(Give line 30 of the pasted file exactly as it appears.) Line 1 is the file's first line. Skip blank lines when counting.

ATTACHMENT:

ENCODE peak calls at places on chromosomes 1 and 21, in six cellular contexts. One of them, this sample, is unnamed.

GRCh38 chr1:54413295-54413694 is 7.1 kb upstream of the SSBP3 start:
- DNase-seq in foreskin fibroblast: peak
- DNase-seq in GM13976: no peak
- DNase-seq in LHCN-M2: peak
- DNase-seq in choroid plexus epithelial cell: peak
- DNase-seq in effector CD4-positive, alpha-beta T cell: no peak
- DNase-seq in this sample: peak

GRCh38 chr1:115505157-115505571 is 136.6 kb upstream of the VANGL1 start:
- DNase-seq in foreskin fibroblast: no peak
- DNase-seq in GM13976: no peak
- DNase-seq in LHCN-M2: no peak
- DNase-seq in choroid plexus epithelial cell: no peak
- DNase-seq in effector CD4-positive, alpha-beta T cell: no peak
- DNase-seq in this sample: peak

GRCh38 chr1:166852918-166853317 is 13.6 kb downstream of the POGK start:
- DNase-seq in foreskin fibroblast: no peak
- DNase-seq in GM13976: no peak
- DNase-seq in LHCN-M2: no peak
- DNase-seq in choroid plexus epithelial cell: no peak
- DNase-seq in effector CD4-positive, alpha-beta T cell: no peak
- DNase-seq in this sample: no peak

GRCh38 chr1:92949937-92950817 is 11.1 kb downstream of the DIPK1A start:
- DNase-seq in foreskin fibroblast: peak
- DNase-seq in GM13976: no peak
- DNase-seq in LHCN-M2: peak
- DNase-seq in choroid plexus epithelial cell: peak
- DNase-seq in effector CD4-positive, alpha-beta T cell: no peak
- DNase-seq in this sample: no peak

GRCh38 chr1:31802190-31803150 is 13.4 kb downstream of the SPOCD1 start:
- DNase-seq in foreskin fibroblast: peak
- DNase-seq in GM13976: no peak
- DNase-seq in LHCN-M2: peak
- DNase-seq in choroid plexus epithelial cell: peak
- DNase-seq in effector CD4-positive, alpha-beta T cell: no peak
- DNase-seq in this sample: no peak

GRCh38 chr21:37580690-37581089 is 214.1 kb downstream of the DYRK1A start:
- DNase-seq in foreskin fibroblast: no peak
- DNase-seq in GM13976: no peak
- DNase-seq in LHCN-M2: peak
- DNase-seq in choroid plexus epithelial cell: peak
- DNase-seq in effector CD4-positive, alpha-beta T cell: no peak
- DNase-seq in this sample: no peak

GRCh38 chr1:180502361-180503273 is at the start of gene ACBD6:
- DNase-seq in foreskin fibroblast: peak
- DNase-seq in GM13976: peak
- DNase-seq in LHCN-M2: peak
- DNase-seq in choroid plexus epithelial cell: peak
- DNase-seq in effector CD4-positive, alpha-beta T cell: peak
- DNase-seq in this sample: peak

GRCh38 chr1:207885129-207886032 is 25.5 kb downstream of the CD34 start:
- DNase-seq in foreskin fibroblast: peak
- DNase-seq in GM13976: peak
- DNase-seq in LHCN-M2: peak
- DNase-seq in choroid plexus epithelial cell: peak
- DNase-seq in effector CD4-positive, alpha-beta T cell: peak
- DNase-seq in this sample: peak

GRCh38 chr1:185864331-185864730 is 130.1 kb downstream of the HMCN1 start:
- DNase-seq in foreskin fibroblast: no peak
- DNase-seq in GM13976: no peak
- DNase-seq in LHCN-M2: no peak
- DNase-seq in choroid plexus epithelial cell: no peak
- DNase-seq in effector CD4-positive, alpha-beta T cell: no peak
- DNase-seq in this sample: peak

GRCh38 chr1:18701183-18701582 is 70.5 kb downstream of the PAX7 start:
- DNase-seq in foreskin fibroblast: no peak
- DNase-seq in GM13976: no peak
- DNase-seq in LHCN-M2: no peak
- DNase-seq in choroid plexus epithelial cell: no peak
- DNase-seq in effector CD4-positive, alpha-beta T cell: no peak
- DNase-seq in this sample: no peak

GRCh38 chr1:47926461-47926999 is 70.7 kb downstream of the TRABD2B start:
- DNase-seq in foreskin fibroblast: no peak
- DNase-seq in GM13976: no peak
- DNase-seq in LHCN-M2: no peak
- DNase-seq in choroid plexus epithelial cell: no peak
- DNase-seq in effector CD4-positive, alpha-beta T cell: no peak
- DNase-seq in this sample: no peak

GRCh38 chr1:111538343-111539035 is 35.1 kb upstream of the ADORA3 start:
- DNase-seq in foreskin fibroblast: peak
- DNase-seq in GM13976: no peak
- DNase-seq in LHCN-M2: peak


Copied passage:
GRCh38 chr1:31802190-31803150 is 13.4 kb downstream of the SPOCD1 start: